When you are part of a same-sex couple in Georgia and the two of you decide to parent a child together, you may face custody-related hardships if you split up and you and the child do not share the same DNA. However, many Georgia residents facing similar circumstances are finding that the state’s Equitable Caregiver law gives them a means through which to seek legal custody over their children.
Enacted July 1, 2019, the Equitable Caregiver law dictates that you may be an equitable caregiver if you do not share biology with a child, but play a major, fundamental role as a caregiver in that child’s life.
What the Equitable Caregiver law does
If in the eyes of the law, you are an equitable caregiver, this means you may move forward with pursuing visitation or custody rights. It also extends you protections in that it states that judges may not take your child away from you strictly on the basis of you and your son or daughter not sharing biology.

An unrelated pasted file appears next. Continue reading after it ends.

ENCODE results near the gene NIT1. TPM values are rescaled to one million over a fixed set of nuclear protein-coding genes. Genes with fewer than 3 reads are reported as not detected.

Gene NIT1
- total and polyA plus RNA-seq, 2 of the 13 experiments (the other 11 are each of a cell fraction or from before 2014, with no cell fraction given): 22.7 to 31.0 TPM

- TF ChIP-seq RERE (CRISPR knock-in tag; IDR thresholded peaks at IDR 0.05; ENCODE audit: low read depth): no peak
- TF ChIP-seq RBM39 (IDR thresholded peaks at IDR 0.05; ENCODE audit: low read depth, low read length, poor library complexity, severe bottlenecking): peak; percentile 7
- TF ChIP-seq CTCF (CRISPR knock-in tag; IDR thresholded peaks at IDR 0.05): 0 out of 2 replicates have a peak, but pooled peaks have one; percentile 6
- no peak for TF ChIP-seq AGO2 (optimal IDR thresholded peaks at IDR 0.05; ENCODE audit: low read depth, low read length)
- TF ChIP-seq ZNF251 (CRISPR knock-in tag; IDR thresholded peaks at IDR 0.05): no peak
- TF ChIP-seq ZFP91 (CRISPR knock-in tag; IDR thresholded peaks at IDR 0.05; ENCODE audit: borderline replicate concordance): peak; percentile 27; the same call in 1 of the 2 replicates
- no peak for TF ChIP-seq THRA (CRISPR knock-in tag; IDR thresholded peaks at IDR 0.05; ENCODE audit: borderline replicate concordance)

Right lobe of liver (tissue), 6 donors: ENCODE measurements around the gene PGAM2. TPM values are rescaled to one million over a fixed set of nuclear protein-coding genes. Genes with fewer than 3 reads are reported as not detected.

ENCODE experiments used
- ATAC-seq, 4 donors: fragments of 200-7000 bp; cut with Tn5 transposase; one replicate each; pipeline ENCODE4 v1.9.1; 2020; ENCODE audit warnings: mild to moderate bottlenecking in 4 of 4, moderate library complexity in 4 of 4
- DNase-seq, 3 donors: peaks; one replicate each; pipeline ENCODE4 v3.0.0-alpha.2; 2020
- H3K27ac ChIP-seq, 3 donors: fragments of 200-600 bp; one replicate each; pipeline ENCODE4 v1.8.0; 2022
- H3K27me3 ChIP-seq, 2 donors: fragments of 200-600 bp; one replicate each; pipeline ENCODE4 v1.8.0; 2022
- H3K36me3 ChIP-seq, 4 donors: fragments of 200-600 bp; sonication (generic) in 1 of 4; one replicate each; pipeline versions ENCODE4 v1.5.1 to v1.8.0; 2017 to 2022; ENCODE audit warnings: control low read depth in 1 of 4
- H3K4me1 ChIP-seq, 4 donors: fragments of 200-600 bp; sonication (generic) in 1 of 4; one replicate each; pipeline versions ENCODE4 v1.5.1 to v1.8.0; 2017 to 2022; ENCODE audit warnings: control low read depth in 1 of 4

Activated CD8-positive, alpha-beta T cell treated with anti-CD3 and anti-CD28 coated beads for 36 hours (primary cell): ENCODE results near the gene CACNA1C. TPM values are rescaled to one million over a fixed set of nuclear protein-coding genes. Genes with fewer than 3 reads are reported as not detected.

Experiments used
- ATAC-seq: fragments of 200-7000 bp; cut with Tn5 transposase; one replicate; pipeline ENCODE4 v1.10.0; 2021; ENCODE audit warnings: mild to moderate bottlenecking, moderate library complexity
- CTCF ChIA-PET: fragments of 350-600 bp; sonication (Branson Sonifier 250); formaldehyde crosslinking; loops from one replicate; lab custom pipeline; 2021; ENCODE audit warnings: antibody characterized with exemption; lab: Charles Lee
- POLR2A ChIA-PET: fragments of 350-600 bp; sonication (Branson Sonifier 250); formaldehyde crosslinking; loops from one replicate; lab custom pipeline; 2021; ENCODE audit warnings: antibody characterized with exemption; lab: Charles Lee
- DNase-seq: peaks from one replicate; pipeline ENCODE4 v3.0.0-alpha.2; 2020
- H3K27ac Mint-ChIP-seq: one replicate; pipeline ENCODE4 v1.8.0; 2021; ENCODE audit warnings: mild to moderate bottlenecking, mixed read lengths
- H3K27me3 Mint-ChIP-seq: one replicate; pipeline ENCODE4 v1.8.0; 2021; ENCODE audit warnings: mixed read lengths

What the Equitable Caregiver law does not do
Georgia’s Equitable Caregiver law does not take away rights from an otherwise fit biological parent. Instead, it gives you and others who have existing and established relationships with children you helped raise grounds for a court case and the same opportunity to seek custody and visitation that it would a biological parent.
Georgia judges consider the best interests of your child before deciding whether to grant you Equitable Caregiver status and visitation or custody rights.